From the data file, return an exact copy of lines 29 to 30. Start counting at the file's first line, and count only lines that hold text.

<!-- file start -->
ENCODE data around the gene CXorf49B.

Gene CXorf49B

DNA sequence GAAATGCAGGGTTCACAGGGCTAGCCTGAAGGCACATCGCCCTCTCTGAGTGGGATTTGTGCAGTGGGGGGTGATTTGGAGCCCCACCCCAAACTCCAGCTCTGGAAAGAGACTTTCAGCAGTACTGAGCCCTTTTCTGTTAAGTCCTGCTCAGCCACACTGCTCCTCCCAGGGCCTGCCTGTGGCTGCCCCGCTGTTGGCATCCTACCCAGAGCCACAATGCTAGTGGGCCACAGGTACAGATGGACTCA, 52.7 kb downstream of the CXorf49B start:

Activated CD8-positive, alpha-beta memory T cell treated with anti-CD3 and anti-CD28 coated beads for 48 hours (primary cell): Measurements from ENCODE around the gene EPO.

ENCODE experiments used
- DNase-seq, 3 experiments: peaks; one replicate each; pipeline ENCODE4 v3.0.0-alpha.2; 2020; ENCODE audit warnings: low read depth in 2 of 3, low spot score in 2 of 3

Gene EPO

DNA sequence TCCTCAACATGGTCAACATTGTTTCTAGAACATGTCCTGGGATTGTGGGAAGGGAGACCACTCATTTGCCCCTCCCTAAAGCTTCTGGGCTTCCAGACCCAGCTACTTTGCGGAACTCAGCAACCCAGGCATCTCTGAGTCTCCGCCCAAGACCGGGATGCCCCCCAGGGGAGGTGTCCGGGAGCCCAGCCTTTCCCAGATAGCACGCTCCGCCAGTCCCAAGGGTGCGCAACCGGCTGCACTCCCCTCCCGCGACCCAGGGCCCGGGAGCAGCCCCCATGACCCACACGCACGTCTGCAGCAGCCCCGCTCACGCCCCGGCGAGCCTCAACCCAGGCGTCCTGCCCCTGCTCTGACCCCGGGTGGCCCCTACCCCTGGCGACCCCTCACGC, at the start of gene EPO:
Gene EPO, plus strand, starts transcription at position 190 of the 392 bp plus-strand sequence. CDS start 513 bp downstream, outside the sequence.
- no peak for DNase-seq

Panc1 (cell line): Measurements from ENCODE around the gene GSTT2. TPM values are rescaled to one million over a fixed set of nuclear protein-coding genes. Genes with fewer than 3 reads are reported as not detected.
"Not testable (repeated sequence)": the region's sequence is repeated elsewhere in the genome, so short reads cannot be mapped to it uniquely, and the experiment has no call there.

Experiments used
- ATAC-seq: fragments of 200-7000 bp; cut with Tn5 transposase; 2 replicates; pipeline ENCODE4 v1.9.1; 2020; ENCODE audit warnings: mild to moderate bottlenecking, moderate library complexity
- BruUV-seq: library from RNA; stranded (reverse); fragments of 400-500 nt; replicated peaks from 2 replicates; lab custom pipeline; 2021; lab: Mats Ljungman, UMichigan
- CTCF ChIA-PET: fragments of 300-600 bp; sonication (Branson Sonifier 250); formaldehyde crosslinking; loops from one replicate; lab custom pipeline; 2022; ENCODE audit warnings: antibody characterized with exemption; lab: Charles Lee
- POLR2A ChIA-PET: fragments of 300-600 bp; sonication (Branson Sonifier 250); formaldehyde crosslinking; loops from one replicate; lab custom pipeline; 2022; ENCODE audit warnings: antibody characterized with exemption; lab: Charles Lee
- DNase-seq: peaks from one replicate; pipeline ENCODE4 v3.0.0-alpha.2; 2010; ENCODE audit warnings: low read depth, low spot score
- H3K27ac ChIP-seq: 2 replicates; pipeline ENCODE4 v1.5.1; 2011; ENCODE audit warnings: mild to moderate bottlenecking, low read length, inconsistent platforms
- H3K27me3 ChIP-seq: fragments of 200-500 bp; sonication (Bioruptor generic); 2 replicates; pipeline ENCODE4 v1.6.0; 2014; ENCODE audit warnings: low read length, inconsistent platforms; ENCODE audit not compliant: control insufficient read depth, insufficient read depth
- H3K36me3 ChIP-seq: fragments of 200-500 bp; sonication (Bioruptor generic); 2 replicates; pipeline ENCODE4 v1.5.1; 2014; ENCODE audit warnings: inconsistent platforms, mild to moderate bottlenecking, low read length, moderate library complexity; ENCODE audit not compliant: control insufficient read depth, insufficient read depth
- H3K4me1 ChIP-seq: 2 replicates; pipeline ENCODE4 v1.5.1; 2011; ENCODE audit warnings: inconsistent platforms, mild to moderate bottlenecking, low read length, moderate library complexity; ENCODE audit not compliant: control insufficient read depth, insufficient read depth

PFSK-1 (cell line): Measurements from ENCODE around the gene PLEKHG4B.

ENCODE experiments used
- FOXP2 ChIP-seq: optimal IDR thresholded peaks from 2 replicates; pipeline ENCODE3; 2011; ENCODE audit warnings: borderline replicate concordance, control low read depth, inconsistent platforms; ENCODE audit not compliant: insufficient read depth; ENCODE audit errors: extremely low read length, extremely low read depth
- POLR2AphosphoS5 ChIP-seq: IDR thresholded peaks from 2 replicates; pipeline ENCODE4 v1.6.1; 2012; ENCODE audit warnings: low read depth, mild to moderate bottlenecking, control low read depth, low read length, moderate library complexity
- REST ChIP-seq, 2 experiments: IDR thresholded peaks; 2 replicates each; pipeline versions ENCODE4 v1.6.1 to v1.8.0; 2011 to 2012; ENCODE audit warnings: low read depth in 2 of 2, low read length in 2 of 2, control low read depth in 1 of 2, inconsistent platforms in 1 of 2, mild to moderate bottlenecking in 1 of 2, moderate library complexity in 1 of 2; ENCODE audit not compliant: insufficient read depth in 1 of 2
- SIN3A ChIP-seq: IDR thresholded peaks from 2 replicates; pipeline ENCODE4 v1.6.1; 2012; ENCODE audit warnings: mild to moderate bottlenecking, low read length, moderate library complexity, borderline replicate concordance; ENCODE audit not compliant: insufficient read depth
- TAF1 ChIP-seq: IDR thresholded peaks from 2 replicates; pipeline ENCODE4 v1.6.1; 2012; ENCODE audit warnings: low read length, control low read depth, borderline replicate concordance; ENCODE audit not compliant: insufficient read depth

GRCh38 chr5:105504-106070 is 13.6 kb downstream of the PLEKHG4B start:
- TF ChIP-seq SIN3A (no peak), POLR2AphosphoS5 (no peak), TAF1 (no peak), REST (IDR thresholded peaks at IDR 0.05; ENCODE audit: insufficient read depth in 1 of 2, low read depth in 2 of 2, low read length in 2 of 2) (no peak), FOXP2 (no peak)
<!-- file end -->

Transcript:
- TAF1 ChIP-seq: IDR thresholded peaks from 2 replicates; pipeline ENCODE4 v1.6.1; 2012; ENCODE audit warnings: low read length, control low read depth, borderline replicate concordance; ENCODE audit not compliant: insufficient read depth

GRCh38 chr5:105504-106070 is 13.6 kb downstream of the PLEKHG4B start: